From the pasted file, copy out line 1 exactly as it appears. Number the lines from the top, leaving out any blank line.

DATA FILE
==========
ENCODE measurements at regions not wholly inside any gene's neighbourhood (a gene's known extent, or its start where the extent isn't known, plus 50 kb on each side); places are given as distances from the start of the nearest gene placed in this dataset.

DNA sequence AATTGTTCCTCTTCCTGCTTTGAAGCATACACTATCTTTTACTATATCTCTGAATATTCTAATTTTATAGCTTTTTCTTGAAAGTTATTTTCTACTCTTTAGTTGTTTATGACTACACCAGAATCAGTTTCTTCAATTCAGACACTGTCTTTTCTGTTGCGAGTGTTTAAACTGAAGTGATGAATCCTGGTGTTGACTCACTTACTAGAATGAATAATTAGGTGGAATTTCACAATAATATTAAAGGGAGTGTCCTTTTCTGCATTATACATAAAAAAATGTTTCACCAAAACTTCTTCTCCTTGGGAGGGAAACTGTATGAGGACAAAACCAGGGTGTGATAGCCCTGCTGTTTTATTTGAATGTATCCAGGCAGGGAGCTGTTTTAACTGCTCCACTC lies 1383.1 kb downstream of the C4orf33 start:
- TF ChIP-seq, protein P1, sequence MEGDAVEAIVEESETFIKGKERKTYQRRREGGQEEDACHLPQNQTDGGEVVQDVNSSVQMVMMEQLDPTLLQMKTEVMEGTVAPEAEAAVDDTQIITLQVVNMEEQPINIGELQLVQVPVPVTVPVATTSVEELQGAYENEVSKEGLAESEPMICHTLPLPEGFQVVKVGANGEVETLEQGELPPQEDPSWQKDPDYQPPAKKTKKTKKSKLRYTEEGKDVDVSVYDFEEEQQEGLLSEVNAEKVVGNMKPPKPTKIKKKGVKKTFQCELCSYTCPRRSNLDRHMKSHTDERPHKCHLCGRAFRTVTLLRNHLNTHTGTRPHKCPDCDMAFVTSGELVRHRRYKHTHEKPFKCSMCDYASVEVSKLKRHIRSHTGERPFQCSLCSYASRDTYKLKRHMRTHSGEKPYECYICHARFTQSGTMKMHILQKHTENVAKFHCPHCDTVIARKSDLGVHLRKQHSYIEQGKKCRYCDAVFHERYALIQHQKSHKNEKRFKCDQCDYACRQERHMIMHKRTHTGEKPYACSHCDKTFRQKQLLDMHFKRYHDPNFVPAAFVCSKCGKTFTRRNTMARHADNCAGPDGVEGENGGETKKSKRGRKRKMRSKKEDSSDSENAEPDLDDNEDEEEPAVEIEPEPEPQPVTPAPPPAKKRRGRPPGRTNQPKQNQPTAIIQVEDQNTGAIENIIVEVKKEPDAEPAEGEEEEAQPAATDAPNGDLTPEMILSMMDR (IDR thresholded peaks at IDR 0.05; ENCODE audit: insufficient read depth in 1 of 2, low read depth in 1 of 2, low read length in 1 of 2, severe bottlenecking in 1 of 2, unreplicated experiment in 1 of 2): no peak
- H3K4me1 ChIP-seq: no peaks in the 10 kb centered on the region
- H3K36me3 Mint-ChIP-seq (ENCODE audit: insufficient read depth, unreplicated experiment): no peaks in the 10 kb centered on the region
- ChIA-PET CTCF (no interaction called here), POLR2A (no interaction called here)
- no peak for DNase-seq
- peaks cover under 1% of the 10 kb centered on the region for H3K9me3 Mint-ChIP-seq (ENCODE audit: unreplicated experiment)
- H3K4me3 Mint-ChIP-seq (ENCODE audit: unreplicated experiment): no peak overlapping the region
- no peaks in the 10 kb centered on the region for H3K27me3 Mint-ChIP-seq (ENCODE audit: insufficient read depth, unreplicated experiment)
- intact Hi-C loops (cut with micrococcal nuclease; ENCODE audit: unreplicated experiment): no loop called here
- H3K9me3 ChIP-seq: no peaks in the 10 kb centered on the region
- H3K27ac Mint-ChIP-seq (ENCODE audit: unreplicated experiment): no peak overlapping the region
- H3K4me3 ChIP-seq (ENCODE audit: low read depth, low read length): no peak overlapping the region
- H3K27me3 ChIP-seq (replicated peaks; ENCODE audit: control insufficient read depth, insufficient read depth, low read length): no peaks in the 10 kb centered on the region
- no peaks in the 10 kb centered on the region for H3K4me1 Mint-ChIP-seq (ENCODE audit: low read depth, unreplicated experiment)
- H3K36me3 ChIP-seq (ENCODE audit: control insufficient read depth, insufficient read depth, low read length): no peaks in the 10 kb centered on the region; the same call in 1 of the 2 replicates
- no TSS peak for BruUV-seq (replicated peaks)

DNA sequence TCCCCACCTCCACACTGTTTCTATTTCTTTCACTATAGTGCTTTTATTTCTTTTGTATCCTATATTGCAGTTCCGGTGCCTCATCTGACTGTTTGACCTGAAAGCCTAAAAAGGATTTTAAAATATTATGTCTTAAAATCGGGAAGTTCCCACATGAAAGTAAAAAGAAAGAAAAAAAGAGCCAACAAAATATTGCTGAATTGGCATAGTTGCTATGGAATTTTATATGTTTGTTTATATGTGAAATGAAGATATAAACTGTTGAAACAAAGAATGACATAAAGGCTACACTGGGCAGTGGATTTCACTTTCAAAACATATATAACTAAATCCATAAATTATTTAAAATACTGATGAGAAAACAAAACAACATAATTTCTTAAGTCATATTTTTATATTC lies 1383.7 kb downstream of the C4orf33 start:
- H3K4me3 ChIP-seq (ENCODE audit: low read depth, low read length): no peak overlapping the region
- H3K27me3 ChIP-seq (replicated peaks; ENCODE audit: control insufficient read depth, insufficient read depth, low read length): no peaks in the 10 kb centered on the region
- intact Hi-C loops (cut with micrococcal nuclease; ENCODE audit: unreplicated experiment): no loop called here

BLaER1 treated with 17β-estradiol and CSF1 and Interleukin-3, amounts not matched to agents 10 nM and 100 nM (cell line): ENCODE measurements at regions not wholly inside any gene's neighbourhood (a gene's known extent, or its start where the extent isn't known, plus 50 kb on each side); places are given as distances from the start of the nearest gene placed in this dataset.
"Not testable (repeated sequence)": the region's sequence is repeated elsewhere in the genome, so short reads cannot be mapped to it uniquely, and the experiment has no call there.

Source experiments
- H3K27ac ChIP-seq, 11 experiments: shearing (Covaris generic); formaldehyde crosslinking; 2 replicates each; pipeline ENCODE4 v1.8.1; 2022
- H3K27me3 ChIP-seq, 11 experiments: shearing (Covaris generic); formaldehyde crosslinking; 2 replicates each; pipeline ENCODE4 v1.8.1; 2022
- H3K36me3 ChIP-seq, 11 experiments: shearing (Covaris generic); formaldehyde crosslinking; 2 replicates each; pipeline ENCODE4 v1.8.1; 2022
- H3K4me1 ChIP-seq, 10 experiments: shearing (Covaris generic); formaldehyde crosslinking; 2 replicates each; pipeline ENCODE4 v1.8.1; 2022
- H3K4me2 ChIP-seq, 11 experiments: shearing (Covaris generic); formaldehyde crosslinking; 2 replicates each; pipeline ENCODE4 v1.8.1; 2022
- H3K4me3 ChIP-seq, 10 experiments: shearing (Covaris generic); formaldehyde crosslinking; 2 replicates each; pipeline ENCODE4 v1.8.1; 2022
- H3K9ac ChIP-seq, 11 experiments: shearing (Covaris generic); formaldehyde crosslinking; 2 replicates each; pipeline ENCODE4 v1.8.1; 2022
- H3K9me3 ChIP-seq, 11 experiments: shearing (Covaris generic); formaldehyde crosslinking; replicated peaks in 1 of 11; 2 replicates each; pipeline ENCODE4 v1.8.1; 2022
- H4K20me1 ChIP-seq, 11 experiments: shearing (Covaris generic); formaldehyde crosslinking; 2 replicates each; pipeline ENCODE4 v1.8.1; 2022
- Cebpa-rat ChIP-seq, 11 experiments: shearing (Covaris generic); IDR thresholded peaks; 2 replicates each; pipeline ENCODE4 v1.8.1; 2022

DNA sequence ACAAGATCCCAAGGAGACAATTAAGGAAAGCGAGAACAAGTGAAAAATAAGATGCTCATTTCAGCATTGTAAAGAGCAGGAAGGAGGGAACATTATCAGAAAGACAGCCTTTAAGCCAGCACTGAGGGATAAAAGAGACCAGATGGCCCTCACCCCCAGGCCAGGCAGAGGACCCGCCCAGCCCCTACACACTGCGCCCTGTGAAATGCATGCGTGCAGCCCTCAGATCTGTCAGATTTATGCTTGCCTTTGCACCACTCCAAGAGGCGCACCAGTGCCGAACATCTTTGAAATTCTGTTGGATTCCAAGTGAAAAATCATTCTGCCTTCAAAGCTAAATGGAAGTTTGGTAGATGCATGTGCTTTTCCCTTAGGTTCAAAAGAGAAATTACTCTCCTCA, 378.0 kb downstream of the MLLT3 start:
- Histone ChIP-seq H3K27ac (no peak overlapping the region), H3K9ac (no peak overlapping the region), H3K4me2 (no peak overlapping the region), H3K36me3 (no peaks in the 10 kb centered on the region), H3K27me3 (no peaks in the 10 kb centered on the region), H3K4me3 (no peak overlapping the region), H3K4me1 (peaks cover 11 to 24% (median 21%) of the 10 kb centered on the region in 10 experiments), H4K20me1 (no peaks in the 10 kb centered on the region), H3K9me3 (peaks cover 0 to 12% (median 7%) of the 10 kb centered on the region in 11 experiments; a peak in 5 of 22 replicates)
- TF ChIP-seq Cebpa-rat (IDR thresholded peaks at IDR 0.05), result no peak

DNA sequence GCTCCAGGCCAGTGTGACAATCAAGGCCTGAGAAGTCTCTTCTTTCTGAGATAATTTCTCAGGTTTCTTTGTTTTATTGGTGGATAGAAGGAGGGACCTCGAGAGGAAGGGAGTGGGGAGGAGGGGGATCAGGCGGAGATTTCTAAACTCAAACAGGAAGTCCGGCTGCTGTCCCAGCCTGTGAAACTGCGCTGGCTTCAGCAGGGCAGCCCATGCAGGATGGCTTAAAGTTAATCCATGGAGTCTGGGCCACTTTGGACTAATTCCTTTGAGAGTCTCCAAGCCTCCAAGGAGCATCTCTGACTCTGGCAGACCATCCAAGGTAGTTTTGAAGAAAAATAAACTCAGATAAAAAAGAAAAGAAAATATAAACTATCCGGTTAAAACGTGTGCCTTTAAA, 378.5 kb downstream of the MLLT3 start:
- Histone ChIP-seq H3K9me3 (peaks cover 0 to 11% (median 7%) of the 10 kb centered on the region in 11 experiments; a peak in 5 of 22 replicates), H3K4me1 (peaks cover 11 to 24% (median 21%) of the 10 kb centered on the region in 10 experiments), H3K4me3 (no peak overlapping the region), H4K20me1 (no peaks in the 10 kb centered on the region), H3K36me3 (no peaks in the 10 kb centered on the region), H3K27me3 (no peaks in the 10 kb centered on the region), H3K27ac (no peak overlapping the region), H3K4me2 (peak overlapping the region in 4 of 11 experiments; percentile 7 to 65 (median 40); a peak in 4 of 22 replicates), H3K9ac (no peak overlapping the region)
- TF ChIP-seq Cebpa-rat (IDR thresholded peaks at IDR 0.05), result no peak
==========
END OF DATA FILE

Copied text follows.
ENCODE measurements at regions not wholly inside any gene's neighbourhood (a gene's known extent, or its start where the extent isn't known, plus 50 kb on each side); places are given as distances from the start of the nearest gene placed in this dataset.